Picture this: you’re running through a long hallway, the walls are plastered with images of you in various revealing positions and you’re being chased by three furious zebra’s shouting racial slurs when suddenly you wake up, covered in sweat, thinking ‘what the fuck was that?’ Let’s say that dreams are an ambiguous bunch. In the bible there have been many notions of dreams being able to predict the future (Matthew, Acts, Kings, to name a few bible books) denoting how some believe they hold prophetic power. I’ve heard people saying they’re only funny pictures you see in your sleep, to keep you entertained. What I will be talking about is how to analyse them through my understanding of C.G. Jung’s literature on dream analysis, and R.A. Johnson’s Inner Work. Dreams can tell you a whole lot more than your waking mind, because they result in “the fusion of subliminal elements and are thus a combination of all the perceptions, thoughts, and feelings which consciousness has not registered. In addition, dreams can rely on subliminal memory traces that are no longer able to influence consciousness effectively.” (Jung: Dreams, 42) According to Jung, dreams have the ability to combine everything your brain has registered – even things that your conscious mind has forgotten; explaining their striking power to reveal hidden truths about yourself. I’ve found dream analysis to be a paramount tool in self-discovery, one that – when used effectively – will reveal hidden parts of your psyche; parts you may dislike, that may frighten you and that you want to desperately shove under the rug again, yet it’s all a part of you. To explain this, I would like to use a scene portrayed in the comic books of Guust Flater; an office worker who likes to mess around with his co-workers, the office, and generally does however he pleases. His office holds a huge metal filing cabinet, and instead of organising it, he lays it on its side, shovels everything in, and places it upright again; meaning that upon opening everything’ll fall out – right on top of the poor soul that opens it. Dream analysis, and any journey of self- discovery for that matter tends to act the same, I’ve found. When you start diving into your inner world, there will be a myriad of monsters under the rug, that can only be vanquished by dragging them into the light. Those monsters may frighten you, but they will only be as scary as your mind is.

Chapter 1: Writing ‘em down

In my experience the more important dreams – those that intend to tell you important messages – are the most memorable. Personally, I only analyse those dreams. Their significance is marked by a deep emotional feeling, for example waking up frightened to the core; extremely aroused; furiously angry, either way any intense sensation. I recommend to write out dreams as soon as possible, preferably by hand, on paper, in words, because that makes it easier to come back to it and recognize certain elements. Whereas painting or drawing them is excellent for portraying how a dream makes you feel, writing them down – I’ve found – is ideal for analysing them. Don’t worry about the sorry state of your handwriting which hasn’t improved since kindergarten, just write – practice makes perfect, right? In this article, I will lead you through the analysis by examining a dream of my own:

I had found myself to be leaving some place, into a lengthy hallway with high concrete walls reaching up to the brightly illuminated sky. The hallway was instantly recognizable as an intensely familiar space – in the past I used to run a lot, and I had the sensation this was my original running route. Yet the place had fallen into disrepair. As I ran along the now crumbling, grey walls there was a huge mirror to my left, large enough to show my entire reflection to myself. After running on, it appeared to me that I had taken the wrong path, which gave me a huge jolt of anxiety inciting me to backtrack. In the next moment I realised I had taken the wrong route once more, but now I was in a place that seemed even more wrong. The attic was clearly visible, like a gaping wound in the ceiling that desperately needs healing. This room was rundown, an awful mess. After this realisation, I woke up.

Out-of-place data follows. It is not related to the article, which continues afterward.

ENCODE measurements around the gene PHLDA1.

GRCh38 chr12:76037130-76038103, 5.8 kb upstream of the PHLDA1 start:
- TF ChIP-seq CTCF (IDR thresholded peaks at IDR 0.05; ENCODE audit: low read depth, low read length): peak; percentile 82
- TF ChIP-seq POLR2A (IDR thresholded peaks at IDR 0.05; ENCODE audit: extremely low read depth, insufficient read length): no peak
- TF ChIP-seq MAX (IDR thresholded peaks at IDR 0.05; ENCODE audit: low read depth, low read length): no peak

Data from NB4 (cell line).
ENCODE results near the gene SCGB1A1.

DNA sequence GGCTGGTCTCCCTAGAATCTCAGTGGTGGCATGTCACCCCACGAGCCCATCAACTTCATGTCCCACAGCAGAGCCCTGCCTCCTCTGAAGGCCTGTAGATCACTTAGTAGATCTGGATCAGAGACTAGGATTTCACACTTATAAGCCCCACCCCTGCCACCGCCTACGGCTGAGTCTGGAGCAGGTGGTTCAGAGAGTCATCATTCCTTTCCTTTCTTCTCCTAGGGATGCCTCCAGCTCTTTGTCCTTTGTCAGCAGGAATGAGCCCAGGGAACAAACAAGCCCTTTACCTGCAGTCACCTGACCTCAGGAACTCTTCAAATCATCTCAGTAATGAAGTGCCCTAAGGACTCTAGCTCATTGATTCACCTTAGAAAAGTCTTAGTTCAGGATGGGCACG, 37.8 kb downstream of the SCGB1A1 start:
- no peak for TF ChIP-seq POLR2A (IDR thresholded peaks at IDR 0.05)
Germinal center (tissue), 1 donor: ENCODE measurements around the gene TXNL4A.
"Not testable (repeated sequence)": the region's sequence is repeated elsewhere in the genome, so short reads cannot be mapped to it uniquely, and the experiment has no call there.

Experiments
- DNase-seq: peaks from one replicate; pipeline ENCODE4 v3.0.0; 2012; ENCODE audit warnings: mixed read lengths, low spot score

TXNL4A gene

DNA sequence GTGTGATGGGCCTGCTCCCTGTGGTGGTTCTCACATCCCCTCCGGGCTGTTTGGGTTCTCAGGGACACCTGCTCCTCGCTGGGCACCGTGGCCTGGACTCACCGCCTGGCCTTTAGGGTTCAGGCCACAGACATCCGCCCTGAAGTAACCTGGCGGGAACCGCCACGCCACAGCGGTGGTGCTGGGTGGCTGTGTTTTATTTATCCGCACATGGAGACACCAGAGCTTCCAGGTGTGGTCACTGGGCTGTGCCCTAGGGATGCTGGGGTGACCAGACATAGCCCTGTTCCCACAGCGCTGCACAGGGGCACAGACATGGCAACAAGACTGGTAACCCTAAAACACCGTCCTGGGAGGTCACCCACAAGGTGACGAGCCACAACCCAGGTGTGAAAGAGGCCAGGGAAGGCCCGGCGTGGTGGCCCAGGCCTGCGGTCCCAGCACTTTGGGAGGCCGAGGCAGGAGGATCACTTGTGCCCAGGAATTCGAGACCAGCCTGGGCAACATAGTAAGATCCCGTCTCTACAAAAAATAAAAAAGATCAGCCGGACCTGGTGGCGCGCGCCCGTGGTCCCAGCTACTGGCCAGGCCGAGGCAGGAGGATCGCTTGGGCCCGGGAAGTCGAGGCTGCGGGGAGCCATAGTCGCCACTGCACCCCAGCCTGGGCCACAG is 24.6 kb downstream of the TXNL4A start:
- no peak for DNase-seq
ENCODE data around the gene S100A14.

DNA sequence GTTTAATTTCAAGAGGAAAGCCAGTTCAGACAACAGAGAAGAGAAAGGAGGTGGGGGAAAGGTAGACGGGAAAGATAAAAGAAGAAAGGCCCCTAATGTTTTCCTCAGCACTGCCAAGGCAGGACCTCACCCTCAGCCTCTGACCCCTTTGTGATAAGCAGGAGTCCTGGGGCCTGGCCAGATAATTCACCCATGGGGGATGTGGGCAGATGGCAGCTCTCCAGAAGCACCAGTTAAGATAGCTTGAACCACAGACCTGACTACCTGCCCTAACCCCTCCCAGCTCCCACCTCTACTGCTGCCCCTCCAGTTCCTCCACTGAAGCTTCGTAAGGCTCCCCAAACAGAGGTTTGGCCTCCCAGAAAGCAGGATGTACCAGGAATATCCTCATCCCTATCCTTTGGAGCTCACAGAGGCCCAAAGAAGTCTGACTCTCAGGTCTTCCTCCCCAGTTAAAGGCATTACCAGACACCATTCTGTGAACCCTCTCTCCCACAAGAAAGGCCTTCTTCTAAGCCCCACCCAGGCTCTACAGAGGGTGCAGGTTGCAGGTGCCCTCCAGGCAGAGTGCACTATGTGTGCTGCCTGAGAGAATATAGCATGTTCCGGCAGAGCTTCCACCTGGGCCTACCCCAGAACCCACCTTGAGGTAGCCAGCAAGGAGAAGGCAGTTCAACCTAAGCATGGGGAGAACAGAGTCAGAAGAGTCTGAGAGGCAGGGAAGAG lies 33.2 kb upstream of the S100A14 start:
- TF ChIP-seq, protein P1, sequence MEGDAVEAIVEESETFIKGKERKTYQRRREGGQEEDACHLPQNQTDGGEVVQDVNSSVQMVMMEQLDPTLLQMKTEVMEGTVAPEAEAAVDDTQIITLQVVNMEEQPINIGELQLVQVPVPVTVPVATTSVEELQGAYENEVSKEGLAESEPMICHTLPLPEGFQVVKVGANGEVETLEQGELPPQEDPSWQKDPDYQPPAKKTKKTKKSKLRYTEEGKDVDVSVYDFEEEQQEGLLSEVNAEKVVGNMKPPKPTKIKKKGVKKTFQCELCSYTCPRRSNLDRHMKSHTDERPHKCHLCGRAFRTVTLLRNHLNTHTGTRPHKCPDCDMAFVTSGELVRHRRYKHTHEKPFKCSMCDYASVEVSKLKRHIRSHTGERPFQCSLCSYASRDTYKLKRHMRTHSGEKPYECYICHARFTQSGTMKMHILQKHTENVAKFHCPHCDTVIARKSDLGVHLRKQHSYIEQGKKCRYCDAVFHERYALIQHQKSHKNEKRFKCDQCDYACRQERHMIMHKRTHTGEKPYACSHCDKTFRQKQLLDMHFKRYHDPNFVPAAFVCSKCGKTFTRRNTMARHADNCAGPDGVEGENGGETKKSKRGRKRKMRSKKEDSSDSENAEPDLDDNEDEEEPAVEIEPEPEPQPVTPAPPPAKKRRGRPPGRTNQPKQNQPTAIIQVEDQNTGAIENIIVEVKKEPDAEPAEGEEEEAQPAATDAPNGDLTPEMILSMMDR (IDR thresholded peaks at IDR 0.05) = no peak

I wrote it down because upon waking I felt an intense feeling of dread, and when doing this I spared no details. I remember a thorough sense of confusion about the meaning of this dream at first, but eventually, its meaning started to become more clear through analysis. Note how I mainly spoke of ‘I had the sensation’, as feeling comes easier than thinking when analysing dreams; speaking of a sensation, a feeling, an idea, instead of certainties, guarantees and clear knowledge is more akin to the language of dreams

Dreams have their own language, that can seem a wacky indecipherable mess lacking any coherence, yet there is a method to the madness: symbolism. At first my dream made no sense to me, all the meaning was hidden in symbols, and according to Jung that is simply the nature of dreams: “As a plant produces its flower, so the psyche creates its symbols. Every dream is evidence of this process.” (Man and His Symbols, 64) Dreams give their messages in symbolic format, and it is up to the dreamer to decipher its meaning for they are the sole person who can feel the correct interpretation. Imagine a silvery metal trolley cart, one you may find in a restaurant. What does that mean to you? What are you associating with that image? What are you thinking of when picturing the trolley cart? The answer to those questions is inherently personal, and when the image occurred to me in a dream it represented a person dear to me, but to you it could mean an infinite amount of things that are only known to you. When answering the previous questions, presumably numerous associations and

images are going to come up, but only one will click. (Johnson: Inner Work, 56) After recalling the trolley cart, I felt a lot of energy when thinking of that person; I had the numinous sensation that there was no other possibility: the association clicked like a puzzle piece. That is the one to analyse further, to delve deeper into.

Chapter 2: Symbol Analysis

When you’ve written down the entirety of your dream in as much detail as possible, it is time to analyse all symbols individually. Analyse everything that strikes you as important, that you can recall in some detail. In my dream for example, the running route struck me as prominent, so I wrote a list on everything I associated with ‘running route’: “Used to run tons, used to hate running, shoes, being healthy, constant repetition (same action, same place), Techno music (amazing when running), habits.” (I underlined the word ‘habits’, because this meaning clicked.) In this list I stopped after writing down ‘habits’, because it immediately clicked; there was no reason to continue. Sometimes you’ll feel what clicks while writing, and at other times this sensation comes up when going over the list again. Because of that, you should be as elaborate as you can when writing, since in my experience it may take a few re-readings before anything truly fits into the puzzle.